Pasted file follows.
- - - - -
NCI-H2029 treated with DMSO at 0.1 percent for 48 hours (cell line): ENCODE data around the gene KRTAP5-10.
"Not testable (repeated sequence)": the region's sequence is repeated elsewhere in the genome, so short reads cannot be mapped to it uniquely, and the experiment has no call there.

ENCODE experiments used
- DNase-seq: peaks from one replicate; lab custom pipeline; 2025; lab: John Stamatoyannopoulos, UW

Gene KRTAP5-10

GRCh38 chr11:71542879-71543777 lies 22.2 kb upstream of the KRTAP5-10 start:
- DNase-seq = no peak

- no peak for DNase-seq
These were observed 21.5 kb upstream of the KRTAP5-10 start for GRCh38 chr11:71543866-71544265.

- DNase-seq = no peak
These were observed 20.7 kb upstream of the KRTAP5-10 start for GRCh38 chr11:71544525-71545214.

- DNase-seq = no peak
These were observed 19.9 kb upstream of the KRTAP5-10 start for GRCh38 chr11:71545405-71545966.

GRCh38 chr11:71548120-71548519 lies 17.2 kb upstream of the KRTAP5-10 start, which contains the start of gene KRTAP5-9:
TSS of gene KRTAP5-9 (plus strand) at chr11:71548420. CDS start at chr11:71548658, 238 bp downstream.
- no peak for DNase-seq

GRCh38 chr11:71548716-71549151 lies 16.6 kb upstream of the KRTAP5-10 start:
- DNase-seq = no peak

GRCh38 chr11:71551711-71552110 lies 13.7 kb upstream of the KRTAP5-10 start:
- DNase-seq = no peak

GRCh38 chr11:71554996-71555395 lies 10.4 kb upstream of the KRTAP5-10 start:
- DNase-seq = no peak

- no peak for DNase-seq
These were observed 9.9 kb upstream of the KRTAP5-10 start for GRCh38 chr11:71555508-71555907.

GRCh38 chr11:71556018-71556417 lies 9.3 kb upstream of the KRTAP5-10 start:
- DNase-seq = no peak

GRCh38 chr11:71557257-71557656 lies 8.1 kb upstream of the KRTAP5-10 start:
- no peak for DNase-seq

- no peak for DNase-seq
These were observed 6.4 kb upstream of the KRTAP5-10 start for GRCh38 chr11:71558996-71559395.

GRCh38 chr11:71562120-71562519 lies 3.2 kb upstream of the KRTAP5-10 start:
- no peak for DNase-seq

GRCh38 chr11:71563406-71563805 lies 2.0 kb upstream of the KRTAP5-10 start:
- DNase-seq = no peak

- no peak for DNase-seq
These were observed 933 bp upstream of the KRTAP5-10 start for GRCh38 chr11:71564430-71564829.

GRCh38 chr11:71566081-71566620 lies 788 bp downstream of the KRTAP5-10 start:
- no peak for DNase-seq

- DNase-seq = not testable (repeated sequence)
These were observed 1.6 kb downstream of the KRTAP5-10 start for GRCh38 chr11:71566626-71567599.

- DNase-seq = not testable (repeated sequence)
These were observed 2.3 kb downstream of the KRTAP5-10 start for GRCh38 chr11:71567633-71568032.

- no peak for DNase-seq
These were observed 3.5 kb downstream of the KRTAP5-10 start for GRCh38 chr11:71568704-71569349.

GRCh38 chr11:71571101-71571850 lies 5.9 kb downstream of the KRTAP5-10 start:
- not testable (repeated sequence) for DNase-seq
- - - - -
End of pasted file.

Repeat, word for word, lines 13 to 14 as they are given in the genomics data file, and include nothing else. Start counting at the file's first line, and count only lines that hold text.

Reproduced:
These were observed 19.9 kb upstream of the KRTAP5-10 start for GRCh38 chr11:71545405-71545966.

GRCh38 chr11:71548120-71548519 lies 17.2 kb upstream of the KRTAP5-10 start, which contains the start of gene KRTAP5-9: